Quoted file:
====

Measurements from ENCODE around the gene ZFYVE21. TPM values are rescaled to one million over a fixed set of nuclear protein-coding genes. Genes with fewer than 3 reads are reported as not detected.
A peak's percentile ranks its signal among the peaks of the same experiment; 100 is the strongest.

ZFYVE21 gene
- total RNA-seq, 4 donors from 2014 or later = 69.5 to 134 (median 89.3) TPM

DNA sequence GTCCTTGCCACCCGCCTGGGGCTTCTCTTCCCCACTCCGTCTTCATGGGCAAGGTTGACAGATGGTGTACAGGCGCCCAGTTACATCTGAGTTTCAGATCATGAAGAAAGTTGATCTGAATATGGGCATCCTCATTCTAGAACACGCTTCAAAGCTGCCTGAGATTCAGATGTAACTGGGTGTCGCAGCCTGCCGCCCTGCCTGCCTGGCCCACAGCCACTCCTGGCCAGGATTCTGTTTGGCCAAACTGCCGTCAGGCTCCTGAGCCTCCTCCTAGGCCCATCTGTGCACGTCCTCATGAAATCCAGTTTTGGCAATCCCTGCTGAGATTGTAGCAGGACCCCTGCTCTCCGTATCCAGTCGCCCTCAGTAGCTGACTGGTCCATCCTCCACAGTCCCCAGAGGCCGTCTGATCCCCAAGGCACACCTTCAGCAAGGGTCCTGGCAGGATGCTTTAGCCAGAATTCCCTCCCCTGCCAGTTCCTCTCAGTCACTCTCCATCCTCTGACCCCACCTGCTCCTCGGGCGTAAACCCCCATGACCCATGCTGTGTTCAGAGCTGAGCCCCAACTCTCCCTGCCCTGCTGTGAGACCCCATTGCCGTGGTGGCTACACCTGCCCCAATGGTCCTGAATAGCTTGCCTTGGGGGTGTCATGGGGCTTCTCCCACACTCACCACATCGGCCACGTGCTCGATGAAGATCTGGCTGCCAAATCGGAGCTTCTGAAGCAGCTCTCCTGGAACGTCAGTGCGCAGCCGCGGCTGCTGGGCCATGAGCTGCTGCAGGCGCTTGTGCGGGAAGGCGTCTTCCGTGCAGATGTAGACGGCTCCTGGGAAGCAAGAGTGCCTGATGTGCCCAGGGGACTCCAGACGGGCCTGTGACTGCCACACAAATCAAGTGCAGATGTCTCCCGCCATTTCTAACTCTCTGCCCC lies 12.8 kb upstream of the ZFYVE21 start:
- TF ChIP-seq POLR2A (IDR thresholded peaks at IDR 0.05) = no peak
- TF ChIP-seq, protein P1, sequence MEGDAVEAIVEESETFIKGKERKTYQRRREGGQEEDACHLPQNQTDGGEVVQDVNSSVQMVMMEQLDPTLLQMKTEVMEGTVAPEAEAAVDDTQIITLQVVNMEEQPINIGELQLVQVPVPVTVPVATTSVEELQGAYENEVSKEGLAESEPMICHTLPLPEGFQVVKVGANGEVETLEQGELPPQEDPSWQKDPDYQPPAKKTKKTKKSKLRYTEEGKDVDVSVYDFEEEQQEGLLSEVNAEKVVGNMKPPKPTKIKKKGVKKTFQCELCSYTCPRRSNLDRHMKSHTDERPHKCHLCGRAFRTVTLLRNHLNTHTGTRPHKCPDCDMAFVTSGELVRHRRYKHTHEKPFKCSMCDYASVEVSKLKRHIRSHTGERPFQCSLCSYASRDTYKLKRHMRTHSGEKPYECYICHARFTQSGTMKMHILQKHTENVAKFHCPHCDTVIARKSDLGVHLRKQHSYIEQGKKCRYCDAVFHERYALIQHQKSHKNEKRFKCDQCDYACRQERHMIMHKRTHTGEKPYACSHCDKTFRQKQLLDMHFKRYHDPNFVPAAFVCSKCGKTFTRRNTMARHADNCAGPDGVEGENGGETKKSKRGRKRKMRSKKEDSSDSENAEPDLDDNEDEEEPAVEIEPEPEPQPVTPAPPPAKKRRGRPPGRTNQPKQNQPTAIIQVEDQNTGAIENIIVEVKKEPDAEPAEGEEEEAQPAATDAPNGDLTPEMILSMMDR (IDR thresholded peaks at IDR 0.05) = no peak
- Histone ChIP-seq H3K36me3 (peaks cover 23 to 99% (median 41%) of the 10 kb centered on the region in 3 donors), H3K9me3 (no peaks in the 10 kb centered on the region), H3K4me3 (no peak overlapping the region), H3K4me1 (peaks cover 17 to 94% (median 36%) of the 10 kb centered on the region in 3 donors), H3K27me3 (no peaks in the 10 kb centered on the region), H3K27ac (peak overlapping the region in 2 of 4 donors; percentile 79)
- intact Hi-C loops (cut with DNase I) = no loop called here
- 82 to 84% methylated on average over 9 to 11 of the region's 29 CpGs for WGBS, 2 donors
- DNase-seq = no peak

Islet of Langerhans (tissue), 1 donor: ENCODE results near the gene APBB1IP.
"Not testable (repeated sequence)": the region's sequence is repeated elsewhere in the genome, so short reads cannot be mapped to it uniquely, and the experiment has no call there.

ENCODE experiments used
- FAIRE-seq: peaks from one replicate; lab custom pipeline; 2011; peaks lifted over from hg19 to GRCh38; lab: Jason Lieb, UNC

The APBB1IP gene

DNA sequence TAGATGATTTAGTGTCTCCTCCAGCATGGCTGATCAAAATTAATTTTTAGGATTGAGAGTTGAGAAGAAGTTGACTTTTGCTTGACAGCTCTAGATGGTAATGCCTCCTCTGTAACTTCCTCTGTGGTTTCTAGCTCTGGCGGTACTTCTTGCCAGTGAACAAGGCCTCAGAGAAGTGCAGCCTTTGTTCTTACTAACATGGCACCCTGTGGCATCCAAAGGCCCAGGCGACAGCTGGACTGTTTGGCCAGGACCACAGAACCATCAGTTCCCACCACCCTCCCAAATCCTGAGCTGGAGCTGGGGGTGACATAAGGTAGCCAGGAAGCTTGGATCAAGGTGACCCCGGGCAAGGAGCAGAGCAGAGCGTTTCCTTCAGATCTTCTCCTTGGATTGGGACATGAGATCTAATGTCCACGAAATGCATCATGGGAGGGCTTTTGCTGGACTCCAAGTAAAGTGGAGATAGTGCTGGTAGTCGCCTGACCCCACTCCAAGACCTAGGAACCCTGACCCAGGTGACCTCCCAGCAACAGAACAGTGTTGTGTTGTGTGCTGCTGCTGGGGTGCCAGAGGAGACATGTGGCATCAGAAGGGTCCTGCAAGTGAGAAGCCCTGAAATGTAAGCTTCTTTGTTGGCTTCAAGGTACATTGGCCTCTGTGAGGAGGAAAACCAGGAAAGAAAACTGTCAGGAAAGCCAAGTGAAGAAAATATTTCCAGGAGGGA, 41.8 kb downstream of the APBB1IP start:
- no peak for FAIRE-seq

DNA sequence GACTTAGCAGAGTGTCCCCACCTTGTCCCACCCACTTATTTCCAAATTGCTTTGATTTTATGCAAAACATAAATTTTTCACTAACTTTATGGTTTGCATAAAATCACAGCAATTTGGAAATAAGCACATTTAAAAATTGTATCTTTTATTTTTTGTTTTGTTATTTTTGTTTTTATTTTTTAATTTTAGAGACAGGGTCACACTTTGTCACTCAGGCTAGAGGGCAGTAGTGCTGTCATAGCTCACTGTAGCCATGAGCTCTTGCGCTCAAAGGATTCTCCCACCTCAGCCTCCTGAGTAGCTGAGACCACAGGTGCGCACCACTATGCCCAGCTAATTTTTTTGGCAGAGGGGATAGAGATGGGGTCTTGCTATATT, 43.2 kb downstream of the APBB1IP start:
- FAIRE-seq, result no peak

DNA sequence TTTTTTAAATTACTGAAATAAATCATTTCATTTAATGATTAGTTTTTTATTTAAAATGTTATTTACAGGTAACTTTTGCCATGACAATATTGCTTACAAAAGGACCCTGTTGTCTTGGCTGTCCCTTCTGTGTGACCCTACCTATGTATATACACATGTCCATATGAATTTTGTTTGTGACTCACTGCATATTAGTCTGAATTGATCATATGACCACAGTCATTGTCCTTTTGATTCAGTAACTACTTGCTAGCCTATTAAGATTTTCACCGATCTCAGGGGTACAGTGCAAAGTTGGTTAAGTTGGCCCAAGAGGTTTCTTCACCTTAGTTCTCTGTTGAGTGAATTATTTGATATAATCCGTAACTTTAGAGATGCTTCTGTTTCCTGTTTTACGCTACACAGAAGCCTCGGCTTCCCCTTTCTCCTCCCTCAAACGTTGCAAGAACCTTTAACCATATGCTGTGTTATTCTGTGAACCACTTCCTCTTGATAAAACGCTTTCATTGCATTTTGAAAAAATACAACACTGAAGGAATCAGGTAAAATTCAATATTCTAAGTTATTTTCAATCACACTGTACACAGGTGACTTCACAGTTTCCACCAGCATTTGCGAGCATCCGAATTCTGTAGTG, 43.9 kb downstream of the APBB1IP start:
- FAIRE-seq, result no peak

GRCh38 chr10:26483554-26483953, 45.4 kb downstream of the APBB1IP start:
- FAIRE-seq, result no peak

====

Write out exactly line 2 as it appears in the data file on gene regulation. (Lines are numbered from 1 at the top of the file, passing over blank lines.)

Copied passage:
A peak's percentile ranks its signal among the peaks of the same experiment; 100 is the strongest.